I am sort of amazed at how two books, one I just finished and the other I am half-way through, have sort of intersected and complimented one another. The first is Eugene Peterson’s Practice Resurrection which I have written about a couple of other times and the second is Annie Dillard’s The Maytrees. These are two of my favorite writers and I rarely have anything but praise for either of them.
Anyhow, as part of my practice to create space to write each day (so that my skills and passion do not fade) I will be reviving a blog habit I started when I wrote for the blog Prophets, Priests and Poets called Thought for the Day. Today’s thought is from Dillard’s book The Maytrees. When I read this paragraph I was struck by the similarities between the way Lou (a female character in the book who has been deserted by her husband Toby) and I seem to have a kindred heart. She has been deserted by her husband Toby and is trying to come to grips with it each day, little by little. I, on the other hand, have been left out to dry by a church and have had to find ways each day to come to grips with that reality.
Here are Lou’s thoughts:
If she, Lou, had known how long her first half-inch beginning to let go would take–and how long her noticing and renouncing owning and her turning her habits, and beginning the slimmest self-mastery whose end was nowhere in sight–would she have begun? Would she have turned herself over like a row of salt hay? Tossed herself to loose her own chaff? It took her months to learn that she could get clean for more than a minute at a time. Consciously she looked out for resentment, self-cherishing, and envy. Over years she formed the habit of deflecting them before they dug in. But she lived through those years in any case, and now she lived from that steady ground she won. More distances opened as she opened. Not that town, national, and world life as it was going did not give her fits. (p 93)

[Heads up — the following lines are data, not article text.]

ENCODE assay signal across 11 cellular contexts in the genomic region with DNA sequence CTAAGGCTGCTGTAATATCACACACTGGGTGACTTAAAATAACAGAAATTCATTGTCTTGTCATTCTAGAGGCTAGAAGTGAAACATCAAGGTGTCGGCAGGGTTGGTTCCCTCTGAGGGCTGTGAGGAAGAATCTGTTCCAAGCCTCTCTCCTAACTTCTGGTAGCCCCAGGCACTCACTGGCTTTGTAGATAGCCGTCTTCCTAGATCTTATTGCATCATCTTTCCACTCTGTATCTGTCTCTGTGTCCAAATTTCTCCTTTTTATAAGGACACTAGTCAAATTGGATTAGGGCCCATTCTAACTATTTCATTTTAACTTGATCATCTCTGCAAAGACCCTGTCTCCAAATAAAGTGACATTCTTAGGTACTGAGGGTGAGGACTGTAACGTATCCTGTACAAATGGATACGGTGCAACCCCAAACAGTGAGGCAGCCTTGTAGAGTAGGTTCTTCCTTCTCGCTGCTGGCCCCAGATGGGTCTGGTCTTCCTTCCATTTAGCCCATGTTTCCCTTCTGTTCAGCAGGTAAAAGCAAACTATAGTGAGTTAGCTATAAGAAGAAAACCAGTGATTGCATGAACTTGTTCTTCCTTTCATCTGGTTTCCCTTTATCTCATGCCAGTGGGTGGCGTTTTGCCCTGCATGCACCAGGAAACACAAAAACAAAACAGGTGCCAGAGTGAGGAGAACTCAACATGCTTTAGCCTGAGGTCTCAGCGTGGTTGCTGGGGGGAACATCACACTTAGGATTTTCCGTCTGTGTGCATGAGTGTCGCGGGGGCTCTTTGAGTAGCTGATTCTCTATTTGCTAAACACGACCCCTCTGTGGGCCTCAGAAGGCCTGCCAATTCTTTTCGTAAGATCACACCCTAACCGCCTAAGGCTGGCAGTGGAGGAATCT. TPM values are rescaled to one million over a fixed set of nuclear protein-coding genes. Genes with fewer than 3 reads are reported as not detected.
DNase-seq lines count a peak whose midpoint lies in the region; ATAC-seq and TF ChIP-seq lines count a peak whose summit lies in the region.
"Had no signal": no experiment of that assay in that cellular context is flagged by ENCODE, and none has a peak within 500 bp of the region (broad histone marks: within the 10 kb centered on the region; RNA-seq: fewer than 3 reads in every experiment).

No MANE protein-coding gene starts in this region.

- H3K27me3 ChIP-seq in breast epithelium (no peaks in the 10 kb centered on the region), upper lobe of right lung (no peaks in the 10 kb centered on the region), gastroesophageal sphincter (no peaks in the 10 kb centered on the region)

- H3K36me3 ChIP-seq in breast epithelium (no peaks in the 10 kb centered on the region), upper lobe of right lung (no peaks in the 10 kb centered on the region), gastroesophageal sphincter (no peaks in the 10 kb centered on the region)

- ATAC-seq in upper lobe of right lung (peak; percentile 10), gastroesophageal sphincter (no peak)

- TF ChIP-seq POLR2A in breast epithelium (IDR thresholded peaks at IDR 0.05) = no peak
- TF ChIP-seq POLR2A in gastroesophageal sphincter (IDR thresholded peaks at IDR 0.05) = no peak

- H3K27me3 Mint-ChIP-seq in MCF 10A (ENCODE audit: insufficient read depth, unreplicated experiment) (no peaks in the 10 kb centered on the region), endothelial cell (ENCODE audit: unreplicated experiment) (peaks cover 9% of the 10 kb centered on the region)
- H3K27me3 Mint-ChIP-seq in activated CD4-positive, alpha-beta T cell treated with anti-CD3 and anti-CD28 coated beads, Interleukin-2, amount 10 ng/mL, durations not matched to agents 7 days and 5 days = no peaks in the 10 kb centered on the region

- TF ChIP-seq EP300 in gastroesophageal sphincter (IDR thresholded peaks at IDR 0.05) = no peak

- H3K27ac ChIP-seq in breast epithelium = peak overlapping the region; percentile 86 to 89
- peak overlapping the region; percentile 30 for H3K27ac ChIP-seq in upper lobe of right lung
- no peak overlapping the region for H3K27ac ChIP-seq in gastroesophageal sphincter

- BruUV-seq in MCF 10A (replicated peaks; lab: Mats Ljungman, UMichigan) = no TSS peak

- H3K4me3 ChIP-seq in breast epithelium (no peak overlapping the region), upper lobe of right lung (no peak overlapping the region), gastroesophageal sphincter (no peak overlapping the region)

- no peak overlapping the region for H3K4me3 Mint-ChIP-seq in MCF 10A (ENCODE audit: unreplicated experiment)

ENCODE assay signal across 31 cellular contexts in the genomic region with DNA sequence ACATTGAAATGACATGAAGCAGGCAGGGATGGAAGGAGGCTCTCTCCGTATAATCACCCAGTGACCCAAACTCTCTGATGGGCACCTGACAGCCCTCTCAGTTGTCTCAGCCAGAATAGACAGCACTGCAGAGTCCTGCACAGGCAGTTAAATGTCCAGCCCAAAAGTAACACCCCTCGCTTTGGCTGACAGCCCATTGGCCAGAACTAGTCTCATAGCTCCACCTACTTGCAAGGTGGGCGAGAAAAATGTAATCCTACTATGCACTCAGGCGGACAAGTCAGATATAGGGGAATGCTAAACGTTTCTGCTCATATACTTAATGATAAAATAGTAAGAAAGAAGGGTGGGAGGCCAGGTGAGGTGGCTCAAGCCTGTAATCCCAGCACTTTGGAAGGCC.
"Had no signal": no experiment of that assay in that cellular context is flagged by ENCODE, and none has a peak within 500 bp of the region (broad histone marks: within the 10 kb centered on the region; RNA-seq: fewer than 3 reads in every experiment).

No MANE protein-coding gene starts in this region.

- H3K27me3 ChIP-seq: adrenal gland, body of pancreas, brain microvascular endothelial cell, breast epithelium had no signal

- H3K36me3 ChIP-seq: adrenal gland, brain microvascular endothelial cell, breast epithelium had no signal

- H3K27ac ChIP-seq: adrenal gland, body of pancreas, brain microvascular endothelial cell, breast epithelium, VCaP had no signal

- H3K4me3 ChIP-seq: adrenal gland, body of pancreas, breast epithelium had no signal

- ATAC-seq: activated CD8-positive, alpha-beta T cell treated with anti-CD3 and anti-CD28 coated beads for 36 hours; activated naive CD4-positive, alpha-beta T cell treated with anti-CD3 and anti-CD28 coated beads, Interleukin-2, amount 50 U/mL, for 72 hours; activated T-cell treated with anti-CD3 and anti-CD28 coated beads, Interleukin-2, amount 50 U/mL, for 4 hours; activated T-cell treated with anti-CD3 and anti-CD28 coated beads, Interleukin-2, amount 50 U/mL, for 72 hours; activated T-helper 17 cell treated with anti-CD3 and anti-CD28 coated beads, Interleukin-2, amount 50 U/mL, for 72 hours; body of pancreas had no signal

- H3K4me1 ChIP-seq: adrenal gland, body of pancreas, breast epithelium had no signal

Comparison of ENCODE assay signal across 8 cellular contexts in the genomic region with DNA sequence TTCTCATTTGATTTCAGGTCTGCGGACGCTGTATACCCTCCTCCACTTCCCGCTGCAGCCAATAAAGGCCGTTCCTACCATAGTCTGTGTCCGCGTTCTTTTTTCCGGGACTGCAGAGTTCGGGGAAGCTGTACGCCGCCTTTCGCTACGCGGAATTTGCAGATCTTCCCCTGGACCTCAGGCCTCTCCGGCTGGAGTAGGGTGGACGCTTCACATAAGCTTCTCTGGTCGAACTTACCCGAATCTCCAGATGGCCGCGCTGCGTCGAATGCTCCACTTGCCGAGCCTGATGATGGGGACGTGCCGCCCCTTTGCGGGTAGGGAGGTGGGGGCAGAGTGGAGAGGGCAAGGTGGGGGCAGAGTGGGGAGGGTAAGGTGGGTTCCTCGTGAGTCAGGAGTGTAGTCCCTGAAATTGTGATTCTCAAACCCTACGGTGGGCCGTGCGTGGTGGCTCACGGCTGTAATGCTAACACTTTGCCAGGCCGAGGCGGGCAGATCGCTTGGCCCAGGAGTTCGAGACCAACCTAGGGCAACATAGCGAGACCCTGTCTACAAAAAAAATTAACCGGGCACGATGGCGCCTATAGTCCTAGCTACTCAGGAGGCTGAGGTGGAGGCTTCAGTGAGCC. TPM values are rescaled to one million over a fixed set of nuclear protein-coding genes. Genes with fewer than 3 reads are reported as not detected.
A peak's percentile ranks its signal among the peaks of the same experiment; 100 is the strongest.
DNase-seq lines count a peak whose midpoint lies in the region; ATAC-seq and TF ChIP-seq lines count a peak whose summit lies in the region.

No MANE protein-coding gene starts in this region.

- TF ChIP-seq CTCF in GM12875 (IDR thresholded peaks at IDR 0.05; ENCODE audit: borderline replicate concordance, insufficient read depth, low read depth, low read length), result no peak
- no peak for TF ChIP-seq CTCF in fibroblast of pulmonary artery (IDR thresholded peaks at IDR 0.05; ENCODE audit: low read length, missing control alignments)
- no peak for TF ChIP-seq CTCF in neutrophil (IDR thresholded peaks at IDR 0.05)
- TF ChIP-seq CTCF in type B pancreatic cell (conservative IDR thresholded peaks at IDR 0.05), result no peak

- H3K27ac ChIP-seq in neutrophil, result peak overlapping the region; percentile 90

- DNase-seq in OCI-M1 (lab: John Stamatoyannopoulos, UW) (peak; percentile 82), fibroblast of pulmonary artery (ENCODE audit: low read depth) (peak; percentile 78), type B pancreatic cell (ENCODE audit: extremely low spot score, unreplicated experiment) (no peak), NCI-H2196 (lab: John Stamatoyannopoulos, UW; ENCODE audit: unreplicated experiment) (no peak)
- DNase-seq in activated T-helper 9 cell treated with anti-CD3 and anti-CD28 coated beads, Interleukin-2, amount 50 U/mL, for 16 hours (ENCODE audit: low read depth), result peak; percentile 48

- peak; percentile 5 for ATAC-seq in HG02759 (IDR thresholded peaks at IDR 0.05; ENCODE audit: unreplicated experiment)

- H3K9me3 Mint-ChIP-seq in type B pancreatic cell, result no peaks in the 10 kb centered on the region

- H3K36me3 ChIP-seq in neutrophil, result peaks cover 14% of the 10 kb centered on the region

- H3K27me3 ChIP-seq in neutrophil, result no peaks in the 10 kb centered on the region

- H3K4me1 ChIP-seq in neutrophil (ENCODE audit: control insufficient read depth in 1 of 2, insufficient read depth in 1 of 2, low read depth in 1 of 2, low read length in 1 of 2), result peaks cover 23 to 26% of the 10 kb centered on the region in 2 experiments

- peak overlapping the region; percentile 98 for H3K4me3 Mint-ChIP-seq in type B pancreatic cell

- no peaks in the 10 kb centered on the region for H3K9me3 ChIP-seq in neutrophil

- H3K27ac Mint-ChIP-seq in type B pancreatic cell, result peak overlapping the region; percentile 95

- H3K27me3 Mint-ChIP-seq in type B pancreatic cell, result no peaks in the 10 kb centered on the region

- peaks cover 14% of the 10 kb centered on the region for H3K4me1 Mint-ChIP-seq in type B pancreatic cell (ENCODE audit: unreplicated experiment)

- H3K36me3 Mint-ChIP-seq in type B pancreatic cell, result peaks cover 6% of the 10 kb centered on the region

The transitions we have to make in life are difficult and, sometimes, Lord only knows the beginnings and the ends and the means in between. I like the idea of tossing oneself to loose our own chaff. My wife said to me tonight “I know what God is doing to you right now.” She said it with more enthusiasm than I could have conjured up for such a statement, but she was claiming God’s wisdom so I listened as she replied to my “what’s that?” with a rather anticlimactic, “He’s smoothing out your rough edges!” I didn’t know I had any (*smile*).
I’m not strong enough to loose my own chaff so for now the Lord has taken hold this pile of wheat and tossed it in the air. A strong wind has blown away a lot of chaff, but I suspect for now there is more yet to be loosed.
So we are tossed–a salad, a ball, a small boat out on the rough sea. But a large part of the tossing, we learn in Ephesians, is that we might be able to stand firm and, thus, no longer be tossed about. He tosses us so that no one else can. Here’s where part of what Peterson wrote compliments this short passage from Peterson:
Christians who let themselves be seduced into taking promised shortcuts of instant gratification that bypass the way of the Cross eventually find that the so-called gratification turns into addictions, incapacitating them for mature relationships in household, workplace, and congregation. (Practice Resurrection, 252).
I remember praying the prayer. Indeed. If there are rough edges they prevented me from standing firm and balanced. If there are smooth edges they have nothing to do with my own strength. If there is a resurrection, there must be a death. So we wait, patiently, not-so-silently, while the Father moves. His movement is the firmness under our feet. Because he moves, we won’t. Because he shakes, we will not be shaken.